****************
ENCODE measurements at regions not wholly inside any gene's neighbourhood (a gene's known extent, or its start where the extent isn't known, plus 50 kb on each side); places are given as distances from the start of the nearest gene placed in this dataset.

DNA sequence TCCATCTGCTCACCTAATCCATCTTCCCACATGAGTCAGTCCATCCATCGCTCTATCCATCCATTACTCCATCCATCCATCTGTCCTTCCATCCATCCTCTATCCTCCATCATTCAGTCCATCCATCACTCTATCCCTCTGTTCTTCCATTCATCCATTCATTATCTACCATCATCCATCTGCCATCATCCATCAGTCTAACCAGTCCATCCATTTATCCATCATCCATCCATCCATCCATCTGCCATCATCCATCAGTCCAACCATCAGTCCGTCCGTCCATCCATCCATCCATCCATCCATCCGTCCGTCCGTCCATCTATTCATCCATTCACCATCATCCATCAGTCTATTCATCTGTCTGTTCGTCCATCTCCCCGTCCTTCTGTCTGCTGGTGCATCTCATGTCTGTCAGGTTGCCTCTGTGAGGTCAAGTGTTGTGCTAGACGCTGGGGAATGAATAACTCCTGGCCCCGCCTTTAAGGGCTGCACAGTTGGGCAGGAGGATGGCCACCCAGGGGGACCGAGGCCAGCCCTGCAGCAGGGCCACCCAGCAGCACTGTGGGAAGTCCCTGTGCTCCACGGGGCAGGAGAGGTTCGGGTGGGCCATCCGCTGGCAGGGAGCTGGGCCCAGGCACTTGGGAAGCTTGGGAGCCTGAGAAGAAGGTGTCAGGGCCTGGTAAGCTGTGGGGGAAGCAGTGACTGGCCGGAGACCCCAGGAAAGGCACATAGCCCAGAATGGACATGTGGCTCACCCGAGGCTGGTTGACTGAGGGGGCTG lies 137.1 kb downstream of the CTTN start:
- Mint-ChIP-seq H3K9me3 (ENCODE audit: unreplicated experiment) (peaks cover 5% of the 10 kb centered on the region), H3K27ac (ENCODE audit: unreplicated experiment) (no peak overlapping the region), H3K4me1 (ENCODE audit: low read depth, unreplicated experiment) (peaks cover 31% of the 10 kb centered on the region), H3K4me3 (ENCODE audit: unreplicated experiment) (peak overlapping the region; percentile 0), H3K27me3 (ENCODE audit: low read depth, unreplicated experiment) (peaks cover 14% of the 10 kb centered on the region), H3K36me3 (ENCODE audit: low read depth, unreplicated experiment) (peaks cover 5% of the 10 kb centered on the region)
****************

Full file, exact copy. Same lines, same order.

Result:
ENCODE measurements at regions not wholly inside any gene's neighbourhood (a gene's known extent, or its start where the extent isn't known, plus 50 kb on each side); places are given as distances from the start of the nearest gene placed in this dataset.

DNA sequence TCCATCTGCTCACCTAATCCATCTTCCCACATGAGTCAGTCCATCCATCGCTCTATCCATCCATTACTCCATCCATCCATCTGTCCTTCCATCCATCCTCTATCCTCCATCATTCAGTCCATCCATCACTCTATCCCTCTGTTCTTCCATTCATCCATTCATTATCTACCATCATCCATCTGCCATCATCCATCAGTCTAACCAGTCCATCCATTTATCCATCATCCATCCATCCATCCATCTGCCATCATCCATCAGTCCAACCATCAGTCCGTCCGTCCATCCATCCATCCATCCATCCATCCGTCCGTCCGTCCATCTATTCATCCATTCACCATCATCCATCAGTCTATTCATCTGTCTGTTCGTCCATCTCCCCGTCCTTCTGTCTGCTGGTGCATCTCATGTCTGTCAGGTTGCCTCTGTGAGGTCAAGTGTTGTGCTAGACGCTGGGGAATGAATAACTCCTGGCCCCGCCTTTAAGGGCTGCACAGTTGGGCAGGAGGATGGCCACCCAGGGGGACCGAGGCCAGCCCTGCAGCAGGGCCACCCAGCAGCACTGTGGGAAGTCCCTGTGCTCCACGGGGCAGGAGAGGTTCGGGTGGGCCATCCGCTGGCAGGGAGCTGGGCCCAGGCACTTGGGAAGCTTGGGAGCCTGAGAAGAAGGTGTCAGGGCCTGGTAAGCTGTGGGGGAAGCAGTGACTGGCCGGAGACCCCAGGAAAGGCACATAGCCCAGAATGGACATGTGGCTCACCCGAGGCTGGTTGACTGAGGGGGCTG lies 137.1 kb downstream of the CTTN start:
- Mint-ChIP-seq H3K9me3 (ENCODE audit: unreplicated experiment) (peaks cover 5% of the 10 kb centered on the region), H3K27ac (ENCODE audit: unreplicated experiment) (no peak overlapping the region), H3K4me1 (ENCODE audit: low read depth, unreplicated experiment) (peaks cover 31% of the 10 kb centered on the region), H3K4me3 (ENCODE audit: unreplicated experiment) (peak overlapping the region; percentile 0), H3K27me3 (ENCODE audit: low read depth, unreplicated experiment) (peaks cover 14% of the 10 kb centered on the region), H3K36me3 (ENCODE audit: low read depth, unreplicated experiment) (peaks cover 5% of the 10 kb centered on the region)